Cartoon: By Pickering
Last night’s post on the tax that yielded nothing mentioned a number of costs associated with its implementation. One, which was inadvertently left out, was compliance costs for the companies, which may have to pay the tax. Regardless of liability for the tax, companies that can potentially be required to pay; i.e. iron ore or coal miners have to do the paperwork and assessments just the same.
We mentioned that the majors of the industry helped to design the tax and seem to have come out quite well from their efforts. The juniors, minors, and minnows though, still have the burden of costs associated with it imposed on them:
… The smaller end of the sector, which was left out of the room when Julia Gillard negotiated the minerals resource rent tax with BHP Billiton, Rio Tinto and Xstrata, is being hit with huge compliance bills to address the complexity of the tax.
Atlas Iron managing director Ken Brinsden said the Pilbara miner had already spent about $2 million only to determine it will not pay the tax, adding it was unlikely the juniors would have to pay the tax under any scenario.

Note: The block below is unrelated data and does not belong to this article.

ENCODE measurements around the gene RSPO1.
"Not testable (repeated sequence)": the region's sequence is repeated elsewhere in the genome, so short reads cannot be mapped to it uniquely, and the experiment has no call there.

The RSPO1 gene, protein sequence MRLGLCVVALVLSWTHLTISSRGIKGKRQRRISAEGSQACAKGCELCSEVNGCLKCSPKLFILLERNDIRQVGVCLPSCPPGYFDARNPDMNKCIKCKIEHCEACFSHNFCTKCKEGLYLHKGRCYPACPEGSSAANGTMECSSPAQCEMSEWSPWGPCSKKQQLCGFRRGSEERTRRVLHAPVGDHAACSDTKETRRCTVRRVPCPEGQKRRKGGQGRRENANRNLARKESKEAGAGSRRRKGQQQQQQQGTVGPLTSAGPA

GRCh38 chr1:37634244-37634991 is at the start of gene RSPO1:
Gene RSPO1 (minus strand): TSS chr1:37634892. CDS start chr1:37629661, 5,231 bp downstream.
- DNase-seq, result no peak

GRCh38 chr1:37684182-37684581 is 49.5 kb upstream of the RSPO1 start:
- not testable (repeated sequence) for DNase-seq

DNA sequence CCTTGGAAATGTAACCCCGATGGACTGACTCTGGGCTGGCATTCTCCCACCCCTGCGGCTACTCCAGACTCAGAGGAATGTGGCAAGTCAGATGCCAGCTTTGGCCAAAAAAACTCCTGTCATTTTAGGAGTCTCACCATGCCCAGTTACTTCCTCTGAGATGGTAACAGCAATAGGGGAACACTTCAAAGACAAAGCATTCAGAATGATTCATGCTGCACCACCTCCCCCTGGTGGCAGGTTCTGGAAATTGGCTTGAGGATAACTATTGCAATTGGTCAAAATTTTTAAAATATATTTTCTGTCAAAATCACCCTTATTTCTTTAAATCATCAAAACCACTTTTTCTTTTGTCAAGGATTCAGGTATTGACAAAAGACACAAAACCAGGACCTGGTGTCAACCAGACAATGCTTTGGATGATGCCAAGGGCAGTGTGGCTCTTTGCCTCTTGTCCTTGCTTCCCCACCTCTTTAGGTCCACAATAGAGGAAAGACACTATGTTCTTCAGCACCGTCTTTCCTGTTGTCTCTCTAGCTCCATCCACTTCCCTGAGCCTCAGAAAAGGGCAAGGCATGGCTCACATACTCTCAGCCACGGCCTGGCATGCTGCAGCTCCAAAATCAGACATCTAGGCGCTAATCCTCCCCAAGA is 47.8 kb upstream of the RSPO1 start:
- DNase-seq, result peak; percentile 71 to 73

"Nobody wins at where we are at today," he said. "If you love the idea that the mining industry should be taxed, you haven't won because nobody is paying it, and in the meantime, it is costing us to comply to be a part of the mining tax regime, only to find that we are not paying it.
"We have spent the best part of $2m in compliance to find that we are not paying the tax and that we wouldn't reasonably expect to pay the tax under almost any circumstance you can imagine as we go forward with the iron ore price."
The Australian exclusively revealed yesterday that Australia's three biggest miners -- BHP Billiton, Rio Tinto and Xstrata -- have zero liability under the MRRT so far in 2012-13.
Simon Bennison, chief executive of the Association of Mining and Exploration Companies, said the majors had negotiated such complex arrangements that it made it extraordinarily expensive for the junior miners to comply.
Mid range mining executives such as Twiggy Forrest were outraged when the three majors decided to drop their opposition, and negotiate the tax with Gillard and Swan. These people are smart enough to know that the big three see them only as competitors and that any agreement arrived at, would not bring much joy to them.
The whole episode is a classical lesson in the machinations of crony capitalism, in which the bigs get into bed with the government bit the smalls are the ones that get screwed. BHP Billiton, Rio Tinto and Xstrata, have done a deal in which a tax was imposed that they paid nothing on, but the smaller companies have the disadvantage of having to pay similar compliance costs out of a much smaller bottom line.
The MRRT is a dud tax from a dud government which has only succeeded in raising the cost of doing business, while the proposed beneficiaries have been dudded as well.